In turn, each volume K+l contains Nvolumes vi,, and one associated pore volume Pi+l, and so on. Therefore, N pore volumes Pi+, can also be associated with each pore volume Pi and Eq. [2] takes the form

    (i = O, . . ., in - 1) I

    6 E Nb+, + Pi ( i = O, . . ., m - 1) [ I l ]

    m- I

    v, = GNiP, + N"Vm [121 where now NmVm represents the residual solid volume. Equation [4] becomes

    (i = O, . . ., m - 1)[13] because of Eq. [ 101 and [ 111. Equation [5] correspond- ingly is transformed to the expression

    The porosity of the medium is then


    K+,/V, = (1 - r ) /N

    v, = vm-j(~ - r)jN-j (j = i, . . ., m) [i41

    $J =(V0 - N"Vm)/V0 u51 = i - (1 - r ) m i161

    after the insertion of Eq. [14] with j set equal to m. Similarly, the partial porosity c$~ of a partial volume V;: is defined by

    $Ji = ("Vi - N"V,)/N'l/. [i71 = 1 - (1 - r ) m - i (i= O,. . ., m - 1) [S]

    where Eq. [ 141 has been used withj = m - i to obtain Eq. [ 151. Equation [ 181 leads to the important result


    that, in a fractal porous medium, the porosities of suc- cessive partial volumes decrease with the pore size, as the index i approaches m. The fractal dimension of a porous medium is defined by (Mandelbrot, 1983, p. 37)

    where N appears in Eq. [ 1 13 and Y is defined in Eq. [8]. The fractal dimension is related closely to the pore coefficient, F. This can be seen by combining Eq. [9b] and [13] to obtain the expression

    which, with Eq. [ 191, leads to the result

    Equation [Zl] shows that, in a fractal porous medium where pore sizes are scaled by the similarity ratio r < 1, the magnitude of the pore coefficient decreases as the fractal dimension increases. The relation between the porosity and the fractal dimension now follows from Eq. [16] and [21]:

    For a given value of the exponent nz, the porosity of a fractal porous medium decreases as the fractal dimen- sion increases. Equation [22] shows further that thefiac- tal dimension of a porous inediurn must be O) i191

    r = i - W P O I

    (r < i , I < i ) ~211 r = 1 - ).3-D

    1 [221 4 = 1 - ( ~ 3 - D

    d,,,/d, = r r n ~231

    ~ 4 1 4 = 1 - (d,,,/do)3-D

    4i = 1 - (dm/dJ3- i251


    The concepts of virtual pore-size fractions, pore coef- ficients, and porosity were developed in Eq. [ lJ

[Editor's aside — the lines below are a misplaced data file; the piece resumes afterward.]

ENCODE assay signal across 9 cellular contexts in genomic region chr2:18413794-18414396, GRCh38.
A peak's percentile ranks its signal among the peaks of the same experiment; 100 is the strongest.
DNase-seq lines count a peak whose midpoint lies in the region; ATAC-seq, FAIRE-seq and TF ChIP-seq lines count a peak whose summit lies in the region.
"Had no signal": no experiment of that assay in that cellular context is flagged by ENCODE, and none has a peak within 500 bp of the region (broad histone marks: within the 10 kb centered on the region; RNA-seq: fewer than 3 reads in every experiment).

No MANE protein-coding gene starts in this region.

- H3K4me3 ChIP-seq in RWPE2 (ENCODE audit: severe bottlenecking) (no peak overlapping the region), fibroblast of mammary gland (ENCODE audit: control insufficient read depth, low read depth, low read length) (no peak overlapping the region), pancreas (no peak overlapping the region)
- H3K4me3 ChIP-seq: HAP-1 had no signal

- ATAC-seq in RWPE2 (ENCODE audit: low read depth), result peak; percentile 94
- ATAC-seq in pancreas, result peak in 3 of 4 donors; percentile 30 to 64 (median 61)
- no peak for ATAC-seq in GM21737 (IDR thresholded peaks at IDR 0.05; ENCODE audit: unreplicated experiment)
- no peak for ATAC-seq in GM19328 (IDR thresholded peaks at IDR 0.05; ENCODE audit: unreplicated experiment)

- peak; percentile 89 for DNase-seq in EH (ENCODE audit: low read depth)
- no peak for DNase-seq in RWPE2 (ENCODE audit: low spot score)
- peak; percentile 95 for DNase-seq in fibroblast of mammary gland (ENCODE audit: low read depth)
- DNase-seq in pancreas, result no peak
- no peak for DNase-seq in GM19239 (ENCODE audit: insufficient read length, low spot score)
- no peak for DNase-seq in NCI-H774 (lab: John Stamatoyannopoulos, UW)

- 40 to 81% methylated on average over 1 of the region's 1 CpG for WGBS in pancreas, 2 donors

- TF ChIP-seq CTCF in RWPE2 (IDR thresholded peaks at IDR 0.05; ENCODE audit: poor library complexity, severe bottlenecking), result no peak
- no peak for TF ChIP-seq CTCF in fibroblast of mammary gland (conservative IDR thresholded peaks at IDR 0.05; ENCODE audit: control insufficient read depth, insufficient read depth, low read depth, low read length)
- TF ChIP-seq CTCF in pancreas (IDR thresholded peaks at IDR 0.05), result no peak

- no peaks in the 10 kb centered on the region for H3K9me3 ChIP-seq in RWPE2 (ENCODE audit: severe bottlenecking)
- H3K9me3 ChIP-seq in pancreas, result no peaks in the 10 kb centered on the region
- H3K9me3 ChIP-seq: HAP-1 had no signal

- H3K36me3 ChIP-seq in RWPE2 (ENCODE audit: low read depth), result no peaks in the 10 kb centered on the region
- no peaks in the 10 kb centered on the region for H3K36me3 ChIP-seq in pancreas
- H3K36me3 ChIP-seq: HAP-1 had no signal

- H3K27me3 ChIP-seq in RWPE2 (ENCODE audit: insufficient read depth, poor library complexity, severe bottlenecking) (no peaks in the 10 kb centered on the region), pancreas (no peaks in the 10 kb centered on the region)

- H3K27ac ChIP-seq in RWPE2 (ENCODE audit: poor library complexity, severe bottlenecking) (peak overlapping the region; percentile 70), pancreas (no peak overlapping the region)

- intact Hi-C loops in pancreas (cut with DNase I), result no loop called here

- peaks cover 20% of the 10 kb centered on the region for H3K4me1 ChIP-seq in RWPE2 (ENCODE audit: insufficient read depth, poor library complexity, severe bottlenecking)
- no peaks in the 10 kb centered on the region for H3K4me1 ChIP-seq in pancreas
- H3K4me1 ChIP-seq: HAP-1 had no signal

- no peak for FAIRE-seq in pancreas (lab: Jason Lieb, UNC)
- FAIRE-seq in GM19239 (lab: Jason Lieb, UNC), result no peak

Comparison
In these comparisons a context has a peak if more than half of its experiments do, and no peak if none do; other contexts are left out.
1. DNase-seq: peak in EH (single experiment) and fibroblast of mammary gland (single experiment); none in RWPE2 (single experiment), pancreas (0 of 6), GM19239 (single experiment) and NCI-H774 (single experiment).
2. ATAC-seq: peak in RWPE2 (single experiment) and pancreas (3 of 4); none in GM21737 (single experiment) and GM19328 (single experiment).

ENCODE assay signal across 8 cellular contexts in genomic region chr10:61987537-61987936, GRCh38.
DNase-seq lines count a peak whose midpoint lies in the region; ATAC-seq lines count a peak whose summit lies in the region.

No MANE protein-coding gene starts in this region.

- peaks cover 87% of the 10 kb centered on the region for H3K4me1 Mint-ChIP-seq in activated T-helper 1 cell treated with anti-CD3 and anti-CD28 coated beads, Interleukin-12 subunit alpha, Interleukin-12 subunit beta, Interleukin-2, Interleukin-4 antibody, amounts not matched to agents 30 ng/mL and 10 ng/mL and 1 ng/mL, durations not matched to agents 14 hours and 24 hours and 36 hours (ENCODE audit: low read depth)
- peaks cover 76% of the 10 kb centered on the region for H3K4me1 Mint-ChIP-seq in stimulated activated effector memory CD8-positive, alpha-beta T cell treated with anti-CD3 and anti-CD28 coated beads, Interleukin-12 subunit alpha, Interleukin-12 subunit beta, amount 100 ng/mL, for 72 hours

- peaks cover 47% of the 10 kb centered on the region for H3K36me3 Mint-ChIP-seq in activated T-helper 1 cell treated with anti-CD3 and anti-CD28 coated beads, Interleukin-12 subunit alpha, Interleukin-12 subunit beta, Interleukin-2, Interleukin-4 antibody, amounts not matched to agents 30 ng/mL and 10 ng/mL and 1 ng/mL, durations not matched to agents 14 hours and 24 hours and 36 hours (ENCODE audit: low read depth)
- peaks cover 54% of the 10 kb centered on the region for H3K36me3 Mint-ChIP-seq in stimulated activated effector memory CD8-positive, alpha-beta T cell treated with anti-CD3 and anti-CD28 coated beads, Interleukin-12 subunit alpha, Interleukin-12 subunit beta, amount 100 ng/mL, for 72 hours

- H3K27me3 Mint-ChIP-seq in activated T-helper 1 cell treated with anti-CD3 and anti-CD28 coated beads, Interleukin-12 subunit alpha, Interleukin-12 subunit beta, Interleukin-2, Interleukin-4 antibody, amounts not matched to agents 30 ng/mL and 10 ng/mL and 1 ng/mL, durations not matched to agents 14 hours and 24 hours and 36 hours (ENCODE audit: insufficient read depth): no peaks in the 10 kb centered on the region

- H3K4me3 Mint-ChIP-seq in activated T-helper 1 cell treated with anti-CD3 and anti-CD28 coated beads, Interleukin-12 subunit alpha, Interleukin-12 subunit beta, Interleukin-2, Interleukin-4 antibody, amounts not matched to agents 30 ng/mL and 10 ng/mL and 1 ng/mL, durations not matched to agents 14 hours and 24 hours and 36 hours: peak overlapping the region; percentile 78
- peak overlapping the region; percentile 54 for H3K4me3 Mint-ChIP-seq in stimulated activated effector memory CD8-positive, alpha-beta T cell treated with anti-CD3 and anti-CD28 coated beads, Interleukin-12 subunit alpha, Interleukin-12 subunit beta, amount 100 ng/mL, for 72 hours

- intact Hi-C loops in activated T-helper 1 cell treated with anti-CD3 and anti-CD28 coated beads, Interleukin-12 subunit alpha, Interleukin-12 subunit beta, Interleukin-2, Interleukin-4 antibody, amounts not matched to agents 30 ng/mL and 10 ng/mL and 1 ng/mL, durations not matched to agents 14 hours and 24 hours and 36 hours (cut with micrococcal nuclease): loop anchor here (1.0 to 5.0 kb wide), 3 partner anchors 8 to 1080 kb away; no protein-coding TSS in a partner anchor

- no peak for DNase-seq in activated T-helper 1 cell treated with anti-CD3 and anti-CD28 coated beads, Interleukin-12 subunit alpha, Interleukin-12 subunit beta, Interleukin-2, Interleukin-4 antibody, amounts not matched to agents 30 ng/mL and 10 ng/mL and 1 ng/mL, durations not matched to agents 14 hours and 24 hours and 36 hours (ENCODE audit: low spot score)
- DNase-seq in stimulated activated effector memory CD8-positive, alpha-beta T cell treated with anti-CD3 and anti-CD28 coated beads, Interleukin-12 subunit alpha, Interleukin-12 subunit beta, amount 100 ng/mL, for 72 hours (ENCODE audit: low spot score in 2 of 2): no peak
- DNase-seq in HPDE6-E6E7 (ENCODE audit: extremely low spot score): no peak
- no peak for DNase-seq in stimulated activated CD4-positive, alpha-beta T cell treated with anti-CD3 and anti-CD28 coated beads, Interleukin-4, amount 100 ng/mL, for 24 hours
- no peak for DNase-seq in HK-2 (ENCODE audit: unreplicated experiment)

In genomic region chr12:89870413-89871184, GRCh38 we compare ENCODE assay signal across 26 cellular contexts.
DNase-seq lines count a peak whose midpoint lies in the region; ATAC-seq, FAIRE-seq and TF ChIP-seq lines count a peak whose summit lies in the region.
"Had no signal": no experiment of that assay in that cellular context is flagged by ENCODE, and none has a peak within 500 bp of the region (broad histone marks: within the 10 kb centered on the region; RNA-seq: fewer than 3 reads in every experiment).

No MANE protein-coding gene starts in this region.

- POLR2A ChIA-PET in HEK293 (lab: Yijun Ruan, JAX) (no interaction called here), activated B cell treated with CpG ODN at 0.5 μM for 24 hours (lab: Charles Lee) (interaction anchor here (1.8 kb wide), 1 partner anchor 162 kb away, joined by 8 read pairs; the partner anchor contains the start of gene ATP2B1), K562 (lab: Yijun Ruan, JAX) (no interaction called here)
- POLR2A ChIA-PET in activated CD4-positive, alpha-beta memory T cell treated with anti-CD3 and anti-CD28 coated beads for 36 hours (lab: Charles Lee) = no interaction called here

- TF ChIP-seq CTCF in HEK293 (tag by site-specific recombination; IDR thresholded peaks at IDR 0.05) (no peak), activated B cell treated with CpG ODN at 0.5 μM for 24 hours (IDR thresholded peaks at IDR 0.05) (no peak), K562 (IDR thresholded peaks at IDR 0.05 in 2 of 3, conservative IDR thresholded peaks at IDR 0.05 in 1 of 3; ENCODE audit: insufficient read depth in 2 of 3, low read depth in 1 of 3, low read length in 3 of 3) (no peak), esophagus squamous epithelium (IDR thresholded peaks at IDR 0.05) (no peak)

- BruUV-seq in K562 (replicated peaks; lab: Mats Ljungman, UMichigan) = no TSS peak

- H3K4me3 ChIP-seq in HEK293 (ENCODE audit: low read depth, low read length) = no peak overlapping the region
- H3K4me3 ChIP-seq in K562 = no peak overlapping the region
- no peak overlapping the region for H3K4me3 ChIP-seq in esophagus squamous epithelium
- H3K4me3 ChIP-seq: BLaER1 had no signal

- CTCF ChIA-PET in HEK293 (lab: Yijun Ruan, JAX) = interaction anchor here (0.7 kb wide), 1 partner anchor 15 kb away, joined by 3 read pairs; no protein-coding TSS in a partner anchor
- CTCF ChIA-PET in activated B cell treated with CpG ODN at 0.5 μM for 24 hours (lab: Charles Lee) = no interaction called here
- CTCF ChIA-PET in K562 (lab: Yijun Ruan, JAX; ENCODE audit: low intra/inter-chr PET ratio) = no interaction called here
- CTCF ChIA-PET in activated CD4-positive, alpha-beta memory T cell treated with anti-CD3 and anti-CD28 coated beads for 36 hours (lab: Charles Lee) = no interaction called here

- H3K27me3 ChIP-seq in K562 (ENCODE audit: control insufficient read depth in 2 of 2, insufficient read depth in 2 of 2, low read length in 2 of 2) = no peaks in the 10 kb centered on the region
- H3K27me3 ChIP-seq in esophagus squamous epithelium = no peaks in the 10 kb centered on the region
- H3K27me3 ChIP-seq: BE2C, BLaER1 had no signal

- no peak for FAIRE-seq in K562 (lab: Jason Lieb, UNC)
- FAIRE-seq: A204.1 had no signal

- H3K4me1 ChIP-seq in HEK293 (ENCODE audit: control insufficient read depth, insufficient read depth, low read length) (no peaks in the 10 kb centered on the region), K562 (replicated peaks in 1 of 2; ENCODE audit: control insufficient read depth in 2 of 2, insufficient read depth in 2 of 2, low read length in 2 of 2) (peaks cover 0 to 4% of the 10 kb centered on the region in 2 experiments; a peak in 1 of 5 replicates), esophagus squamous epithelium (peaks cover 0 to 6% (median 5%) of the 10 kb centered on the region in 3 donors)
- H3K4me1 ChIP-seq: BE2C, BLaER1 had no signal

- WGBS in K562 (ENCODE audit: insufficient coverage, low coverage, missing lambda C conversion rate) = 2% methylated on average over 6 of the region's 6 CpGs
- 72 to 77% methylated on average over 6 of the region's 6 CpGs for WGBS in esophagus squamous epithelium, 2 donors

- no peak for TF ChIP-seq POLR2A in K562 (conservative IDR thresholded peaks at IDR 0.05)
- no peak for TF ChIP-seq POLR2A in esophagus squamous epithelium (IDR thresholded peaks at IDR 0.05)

(C) (d) Fig. 1. Conceptual models of porous media: (a) a porous medium that

    is not necessarily fractal; (b) the Menger sponge (similarity ratio (r) = 1/3, N = 20, fractal dimension (O) = 2.7268), after Mandelbrot (1983, p. 145); (c) a completely fragmented fractal porous medium (r = 0.476, number of self-similar elements [y = 8, D = 2.8); (d) cross-section of a random, incompletely fragmented fractal porous medium (r = 0.485, bulk fractal dimension (O,) = 2.92, D = 2.87) showing active networks of fractures that are not crossed by larger fractures.

    through [7] without consideration of scaling or self- similarity. They apply to any porous medium with an arbitrary distribution of pore sizes (Fig. la). Equations [IO] through [25] specialized these concepts (plus that of partial porosity) to a porous medium that exhibits scaling relations and self-similarity as defined by Eq. [8], [9], and [ 111. A well-known example of this kind of fractal porous medium is the Menger sponge (Man- delbrot, 1983, p. 134), shown in Fig. l b for the case r = 1/3, N = 20, D = 2.7268. The solid matrix and the pore space each form connected sets of similar elements. The volume Pi comprises a single rectan- gular pore in each partial volume and the pore space itself comprises size-scaled, similar pores that can be described by Eq. [lo] through [25]. This example il- lustrates the point that a fractal porous medium is not restricted as to the shape of its solid matrix elements or its pores.

    Figure IC depicts an arrangement of pore space in a fractal medium that is quite different from the Men- ger sponge. The volume Pi now comprises pore ele- ments that are distributed in a regular manner around the partial volumes Vi,, contained in the partial vol- ume Vi. This arrangement represents a fragmented fractal porous medium: clusters of size-scaled, similar partial volumes separated from one another by a net- work of size-scaled, similar fractures. In this case, the solid matrix is a disconnected set, while the pore space remains a connected set. The latter is partitioned into virtual pore-size fractions in the usual way in order to bring out its self-similarity. The example shown in Fig.


    IC is a three-dimensional analog of the well known Cantor dust (Mandelbrot, 1983, Ch. 8) for the case r = 0.476, N = 8, D = 2.8. The alternative choices, r = 0.4665, N = 8, or r = 0.2986, N = 27, would have resulted in fragmented, fractal porous media whose fractal dimension is the same as that of the Menger sponge in Fig. lb. Equations [8] through [25] apply to these fractal media a...